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This series is an Aero Theatre Exclusive!
Snappy dialogue, slapstick, and total madness. Beautiful iconic
leading men and women rubbing elbows with near crazy character actors. The Screwball era
was one of Hollywood's most hilarious, creative and romantic periods. Forget the last
minute shopping and the worries of the holiday season. Come relax and laugh till you can't
see straight. Enjoy the perfect mixture of stage and screen rising from Shakespeare,
Moliere and Oscar Wilde that gave birth to everything from the Coen Brothers to Woody
Allen to "Three's Company" and "Curb Your Enthusiasm." Come listen to
some of Hollywood's most talented screenwriters, Charles Brackett, Billy Wilder, Preston
Sturges, George S. Kaufman & Moss Hart. See Hollywood icons Gary Cooper, John and
Lionel Barrymore, Jimmy Stewart, Claudette Colbert, Barbara Stanwyck, Carole Lombard,
Veronica Lake and the one and only Charles Lane. Glory in some of the finest
work of directors Frank Capra, Mitchel Leisen, Howard Hawks, Preston Sturges, and Billy
Wilder. Is there a better way to end the year and begin the next?
Thursday, December 27 - 7:30 PM
MIDNIGHT, 1939, Universal, 94 min. One of
director Mitchell Leisen's most charming and graceful confections, this Parisian
farce boasts a script by Billy Wilder and Charles Brackett and a cast that includes some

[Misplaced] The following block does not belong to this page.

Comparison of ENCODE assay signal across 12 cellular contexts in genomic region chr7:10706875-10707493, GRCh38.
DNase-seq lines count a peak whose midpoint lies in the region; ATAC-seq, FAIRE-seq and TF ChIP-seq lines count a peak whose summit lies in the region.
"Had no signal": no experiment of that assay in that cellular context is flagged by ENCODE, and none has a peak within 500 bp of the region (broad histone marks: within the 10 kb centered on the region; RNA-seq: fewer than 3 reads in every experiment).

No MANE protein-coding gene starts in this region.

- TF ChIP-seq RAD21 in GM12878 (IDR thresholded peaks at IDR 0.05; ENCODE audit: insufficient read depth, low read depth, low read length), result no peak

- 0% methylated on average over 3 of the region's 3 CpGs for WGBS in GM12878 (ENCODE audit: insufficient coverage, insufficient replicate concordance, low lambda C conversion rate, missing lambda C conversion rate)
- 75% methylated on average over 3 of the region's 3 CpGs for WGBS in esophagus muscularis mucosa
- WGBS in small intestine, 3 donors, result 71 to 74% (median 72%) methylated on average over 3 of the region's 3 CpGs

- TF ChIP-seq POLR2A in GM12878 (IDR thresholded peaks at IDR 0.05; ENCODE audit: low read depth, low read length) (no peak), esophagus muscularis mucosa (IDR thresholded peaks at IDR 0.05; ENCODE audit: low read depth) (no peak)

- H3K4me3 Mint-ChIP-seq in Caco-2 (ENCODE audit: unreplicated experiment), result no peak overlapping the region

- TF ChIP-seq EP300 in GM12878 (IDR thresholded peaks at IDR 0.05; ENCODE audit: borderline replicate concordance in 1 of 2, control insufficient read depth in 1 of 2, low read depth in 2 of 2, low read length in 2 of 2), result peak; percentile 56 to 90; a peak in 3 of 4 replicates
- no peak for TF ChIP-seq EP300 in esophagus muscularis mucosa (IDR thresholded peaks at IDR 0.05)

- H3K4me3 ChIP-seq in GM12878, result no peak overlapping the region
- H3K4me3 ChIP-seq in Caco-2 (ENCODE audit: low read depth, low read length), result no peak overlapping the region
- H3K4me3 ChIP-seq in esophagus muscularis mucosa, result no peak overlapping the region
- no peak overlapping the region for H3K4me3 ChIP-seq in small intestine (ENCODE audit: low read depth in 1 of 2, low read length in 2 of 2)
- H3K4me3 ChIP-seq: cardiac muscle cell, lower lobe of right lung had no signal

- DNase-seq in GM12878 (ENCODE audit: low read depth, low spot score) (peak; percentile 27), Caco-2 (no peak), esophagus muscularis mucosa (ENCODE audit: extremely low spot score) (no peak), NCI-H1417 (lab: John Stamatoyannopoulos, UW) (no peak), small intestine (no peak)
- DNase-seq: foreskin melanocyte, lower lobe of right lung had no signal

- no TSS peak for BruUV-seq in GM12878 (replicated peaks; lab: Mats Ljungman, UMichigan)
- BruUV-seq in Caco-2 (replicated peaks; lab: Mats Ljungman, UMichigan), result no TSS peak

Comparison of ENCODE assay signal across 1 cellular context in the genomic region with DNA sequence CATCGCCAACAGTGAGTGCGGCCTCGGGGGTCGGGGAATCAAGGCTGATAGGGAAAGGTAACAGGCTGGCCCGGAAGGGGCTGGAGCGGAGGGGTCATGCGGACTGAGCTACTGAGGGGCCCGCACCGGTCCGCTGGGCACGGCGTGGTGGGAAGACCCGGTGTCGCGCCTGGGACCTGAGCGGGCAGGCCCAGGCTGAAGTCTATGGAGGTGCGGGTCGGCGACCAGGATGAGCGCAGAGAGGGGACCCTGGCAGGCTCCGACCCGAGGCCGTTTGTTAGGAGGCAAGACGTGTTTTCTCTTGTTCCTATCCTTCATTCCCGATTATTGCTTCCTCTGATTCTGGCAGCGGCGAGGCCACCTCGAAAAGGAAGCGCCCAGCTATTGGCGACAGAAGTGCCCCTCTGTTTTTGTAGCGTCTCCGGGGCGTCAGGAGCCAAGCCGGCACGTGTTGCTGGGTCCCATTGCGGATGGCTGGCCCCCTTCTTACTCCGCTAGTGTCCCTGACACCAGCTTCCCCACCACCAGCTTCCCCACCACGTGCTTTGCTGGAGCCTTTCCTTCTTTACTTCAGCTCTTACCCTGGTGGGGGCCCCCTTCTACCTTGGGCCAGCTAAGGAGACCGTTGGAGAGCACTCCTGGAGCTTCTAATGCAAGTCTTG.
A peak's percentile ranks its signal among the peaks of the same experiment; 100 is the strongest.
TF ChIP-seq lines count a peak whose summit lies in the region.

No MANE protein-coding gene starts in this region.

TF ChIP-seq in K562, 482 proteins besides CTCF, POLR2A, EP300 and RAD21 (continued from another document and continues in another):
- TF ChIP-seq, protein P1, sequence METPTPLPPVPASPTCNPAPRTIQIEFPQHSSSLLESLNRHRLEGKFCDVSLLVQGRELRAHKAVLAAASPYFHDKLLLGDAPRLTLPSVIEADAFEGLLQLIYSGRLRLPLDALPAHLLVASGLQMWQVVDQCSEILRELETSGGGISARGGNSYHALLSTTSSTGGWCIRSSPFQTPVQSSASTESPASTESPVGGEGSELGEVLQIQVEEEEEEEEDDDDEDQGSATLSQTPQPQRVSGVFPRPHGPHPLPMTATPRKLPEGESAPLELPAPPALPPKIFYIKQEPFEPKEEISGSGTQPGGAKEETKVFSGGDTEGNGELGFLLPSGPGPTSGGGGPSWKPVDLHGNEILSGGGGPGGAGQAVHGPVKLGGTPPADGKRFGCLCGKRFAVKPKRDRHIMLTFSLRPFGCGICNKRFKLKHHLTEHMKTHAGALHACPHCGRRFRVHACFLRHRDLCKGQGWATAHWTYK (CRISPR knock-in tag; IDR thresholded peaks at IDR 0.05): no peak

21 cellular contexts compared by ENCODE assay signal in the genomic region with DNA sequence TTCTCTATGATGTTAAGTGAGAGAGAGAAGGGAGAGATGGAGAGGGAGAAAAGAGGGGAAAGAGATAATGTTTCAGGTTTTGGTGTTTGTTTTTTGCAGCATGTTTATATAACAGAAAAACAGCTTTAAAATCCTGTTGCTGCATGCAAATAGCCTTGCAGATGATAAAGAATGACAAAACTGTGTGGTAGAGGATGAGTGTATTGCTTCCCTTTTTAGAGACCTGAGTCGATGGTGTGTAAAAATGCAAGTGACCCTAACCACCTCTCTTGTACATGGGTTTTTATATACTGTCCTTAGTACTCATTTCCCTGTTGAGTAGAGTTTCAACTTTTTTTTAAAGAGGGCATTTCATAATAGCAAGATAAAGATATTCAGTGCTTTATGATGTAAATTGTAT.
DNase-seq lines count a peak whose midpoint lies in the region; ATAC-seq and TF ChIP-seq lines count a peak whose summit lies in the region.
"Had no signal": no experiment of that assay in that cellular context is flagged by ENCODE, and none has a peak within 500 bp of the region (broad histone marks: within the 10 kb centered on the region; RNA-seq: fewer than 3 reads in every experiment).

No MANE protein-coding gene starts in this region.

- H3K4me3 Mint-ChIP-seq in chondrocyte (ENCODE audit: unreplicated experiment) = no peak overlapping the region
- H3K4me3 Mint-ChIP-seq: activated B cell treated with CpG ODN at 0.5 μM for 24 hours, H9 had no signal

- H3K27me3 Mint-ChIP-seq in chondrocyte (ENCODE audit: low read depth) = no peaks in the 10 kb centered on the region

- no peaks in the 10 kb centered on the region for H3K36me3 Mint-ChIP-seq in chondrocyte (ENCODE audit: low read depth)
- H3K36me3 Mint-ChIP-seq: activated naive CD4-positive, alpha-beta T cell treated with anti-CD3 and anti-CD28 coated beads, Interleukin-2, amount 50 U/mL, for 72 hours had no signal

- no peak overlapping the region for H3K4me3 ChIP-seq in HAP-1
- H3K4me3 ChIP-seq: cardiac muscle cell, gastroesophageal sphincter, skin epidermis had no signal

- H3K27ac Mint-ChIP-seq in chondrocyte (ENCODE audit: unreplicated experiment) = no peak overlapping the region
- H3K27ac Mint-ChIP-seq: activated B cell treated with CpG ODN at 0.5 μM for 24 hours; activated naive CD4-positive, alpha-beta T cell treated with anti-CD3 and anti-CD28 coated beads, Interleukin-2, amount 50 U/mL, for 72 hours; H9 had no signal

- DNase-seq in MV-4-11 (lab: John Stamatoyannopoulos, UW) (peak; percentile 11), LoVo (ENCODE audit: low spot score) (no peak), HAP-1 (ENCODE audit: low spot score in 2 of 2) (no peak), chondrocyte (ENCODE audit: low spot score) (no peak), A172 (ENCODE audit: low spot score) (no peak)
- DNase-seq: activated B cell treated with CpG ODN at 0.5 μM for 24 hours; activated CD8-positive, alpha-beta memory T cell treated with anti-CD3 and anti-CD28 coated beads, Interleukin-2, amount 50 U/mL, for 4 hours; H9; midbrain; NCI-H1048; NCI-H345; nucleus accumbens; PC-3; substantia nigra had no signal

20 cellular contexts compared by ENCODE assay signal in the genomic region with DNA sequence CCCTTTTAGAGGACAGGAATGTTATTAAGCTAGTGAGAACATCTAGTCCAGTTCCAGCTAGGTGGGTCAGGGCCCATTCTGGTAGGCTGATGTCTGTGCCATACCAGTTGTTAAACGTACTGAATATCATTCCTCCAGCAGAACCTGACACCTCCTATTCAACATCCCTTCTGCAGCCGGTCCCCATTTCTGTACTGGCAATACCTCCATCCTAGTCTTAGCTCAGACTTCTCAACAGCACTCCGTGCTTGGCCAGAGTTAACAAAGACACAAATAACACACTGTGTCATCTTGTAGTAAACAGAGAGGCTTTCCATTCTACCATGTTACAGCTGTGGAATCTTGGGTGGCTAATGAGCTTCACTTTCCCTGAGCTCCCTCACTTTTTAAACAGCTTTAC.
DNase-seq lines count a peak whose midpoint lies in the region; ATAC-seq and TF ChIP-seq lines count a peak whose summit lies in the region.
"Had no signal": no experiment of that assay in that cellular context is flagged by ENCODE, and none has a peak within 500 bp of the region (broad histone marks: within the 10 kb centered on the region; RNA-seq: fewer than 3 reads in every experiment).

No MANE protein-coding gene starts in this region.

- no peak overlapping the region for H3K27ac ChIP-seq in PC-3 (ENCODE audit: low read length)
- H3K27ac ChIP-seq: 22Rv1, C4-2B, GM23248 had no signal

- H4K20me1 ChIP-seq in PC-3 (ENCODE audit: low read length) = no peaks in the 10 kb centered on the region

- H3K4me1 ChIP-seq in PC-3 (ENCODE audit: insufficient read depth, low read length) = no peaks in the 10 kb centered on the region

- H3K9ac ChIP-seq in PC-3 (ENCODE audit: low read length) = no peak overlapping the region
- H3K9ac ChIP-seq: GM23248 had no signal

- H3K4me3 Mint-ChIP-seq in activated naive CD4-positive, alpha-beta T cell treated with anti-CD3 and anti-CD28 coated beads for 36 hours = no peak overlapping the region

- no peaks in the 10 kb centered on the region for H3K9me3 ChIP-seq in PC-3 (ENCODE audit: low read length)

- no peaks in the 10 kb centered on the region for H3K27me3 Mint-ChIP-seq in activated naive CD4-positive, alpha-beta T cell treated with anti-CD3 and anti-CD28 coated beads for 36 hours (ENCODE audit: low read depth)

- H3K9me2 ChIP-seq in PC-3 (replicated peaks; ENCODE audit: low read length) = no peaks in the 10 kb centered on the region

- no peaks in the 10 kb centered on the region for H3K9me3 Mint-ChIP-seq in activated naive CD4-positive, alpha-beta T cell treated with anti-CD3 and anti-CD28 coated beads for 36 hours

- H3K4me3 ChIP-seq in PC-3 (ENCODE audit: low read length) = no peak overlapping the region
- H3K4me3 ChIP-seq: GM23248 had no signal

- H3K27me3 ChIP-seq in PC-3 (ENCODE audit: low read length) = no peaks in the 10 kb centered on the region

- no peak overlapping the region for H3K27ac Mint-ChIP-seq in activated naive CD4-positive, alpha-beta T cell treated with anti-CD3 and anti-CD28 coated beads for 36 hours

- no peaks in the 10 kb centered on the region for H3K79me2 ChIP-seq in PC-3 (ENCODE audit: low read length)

of the era's finest performers. Ex-showgirl Claudette Colbert impersonates a
Hungarian countess in order to infiltrate the European jet set. She's after money, not
love, but her plans get complicated when a working class cabbie (Don Ameche) falls
for her and chases her down in high society. John Barrymore and Mary Astor
co-star in this hilarious romp.
EASY LIVING, 1937, Universal, 88
min. Dir. Mitchell Leisen. Preston Sturges wrote this Depression-era Cinderella
story, in which working girl Jean Arthur's fortunes change after she lucks into
possession of a rich woman's coat. As those around her assume that what she wears is an
indicator of who she is, Arthur climbs the social ladder and eventually falls in love with
Ray Milland -- the son of the coat's real owner. Sturges' wit is on full display
here, and is given added elegance by Leisen's beautiful direction.
Friday, December 28 - 7:30 PM
YOU CANT TAKE IT
WITH YOU, 1938, Columbia, 126 min. Director Frank Capra won an Oscar for
Best Director (the film also won Best Picture) for this adaptation of the play by George
S. Kaufman & Moss Hart about an eccentric, strangely happy family living in a rambling
house amidst urban re-development. The amazing cast includes Jean Arthur, James
Stewart, Lionel Barrymore, Edward Arnold, Eddie "Rochester" Anderson and Ann
MR. DEEDS GOES TO TOWN,
1936, Columbia, 115 min. Dir. Frank Capra. When rural poet Longfellow Deeds (Gary
Cooper at his most engaging) inherits a fortune, he moves to the big city and uses his
newfound wealth to benefit his fellow man -- much to the chagrin of various corporate and
political interests. Jean Arthur is the jaded, cynical reporter whose idealism (and
sense of romance) is re-awakened by Deeds. Capra combines an awareness of mans
capacity for corruption with an optimistic belief in the possibility of positive change,
making this a political comedy thats angry and inspiring in equal measures.
Saturday, December 29 - 7:30 PM
BALL OF FIRE, 1941, MGM Repertory,